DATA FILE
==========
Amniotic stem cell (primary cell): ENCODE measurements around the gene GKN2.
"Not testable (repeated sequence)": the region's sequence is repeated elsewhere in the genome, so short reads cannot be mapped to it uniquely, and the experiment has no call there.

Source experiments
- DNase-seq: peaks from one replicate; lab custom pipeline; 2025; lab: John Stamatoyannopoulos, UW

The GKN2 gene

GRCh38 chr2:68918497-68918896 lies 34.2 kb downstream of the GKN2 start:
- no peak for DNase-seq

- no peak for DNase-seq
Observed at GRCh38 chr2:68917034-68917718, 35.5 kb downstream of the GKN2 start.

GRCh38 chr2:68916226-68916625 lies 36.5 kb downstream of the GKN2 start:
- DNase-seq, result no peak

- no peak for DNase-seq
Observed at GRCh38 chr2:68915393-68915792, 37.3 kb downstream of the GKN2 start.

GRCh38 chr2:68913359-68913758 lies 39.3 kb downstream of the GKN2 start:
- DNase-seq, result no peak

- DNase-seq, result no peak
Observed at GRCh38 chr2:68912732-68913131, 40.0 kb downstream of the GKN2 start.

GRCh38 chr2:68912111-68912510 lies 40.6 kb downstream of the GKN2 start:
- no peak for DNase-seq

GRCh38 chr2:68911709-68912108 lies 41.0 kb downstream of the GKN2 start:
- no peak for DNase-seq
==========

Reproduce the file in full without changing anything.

Amniotic stem cell (primary cell): ENCODE measurements around the gene GKN2.
"Not testable (repeated sequence)": the region's sequence is repeated elsewhere in the genome, so short reads cannot be mapped to it uniquely, and the experiment has no call there.

Source experiments
- DNase-seq: peaks from one replicate; lab custom pipeline; 2025; lab: John Stamatoyannopoulos, UW

The GKN2 gene

GRCh38 chr2:68918497-68918896 lies 34.2 kb downstream of the GKN2 start:
- no peak for DNase-seq

- no peak for DNase-seq
Observed at GRCh38 chr2:68917034-68917718, 35.5 kb downstream of the GKN2 start.

GRCh38 chr2:68916226-68916625 lies 36.5 kb downstream of the GKN2 start:
- DNase-seq, result no peak

- no peak for DNase-seq
Observed at GRCh38 chr2:68915393-68915792, 37.3 kb downstream of the GKN2 start.

GRCh38 chr2:68913359-68913758 lies 39.3 kb downstream of the GKN2 start:
- DNase-seq, result no peak

- DNase-seq, result no peak
Observed at GRCh38 chr2:68912732-68913131, 40.0 kb downstream of the GKN2 start.

GRCh38 chr2:68912111-68912510 lies 40.6 kb downstream of the GKN2 start:
- no peak for DNase-seq

GRCh38 chr2:68911709-68912108 lies 41.0 kb downstream of the GKN2 start:
- no peak for DNase-seq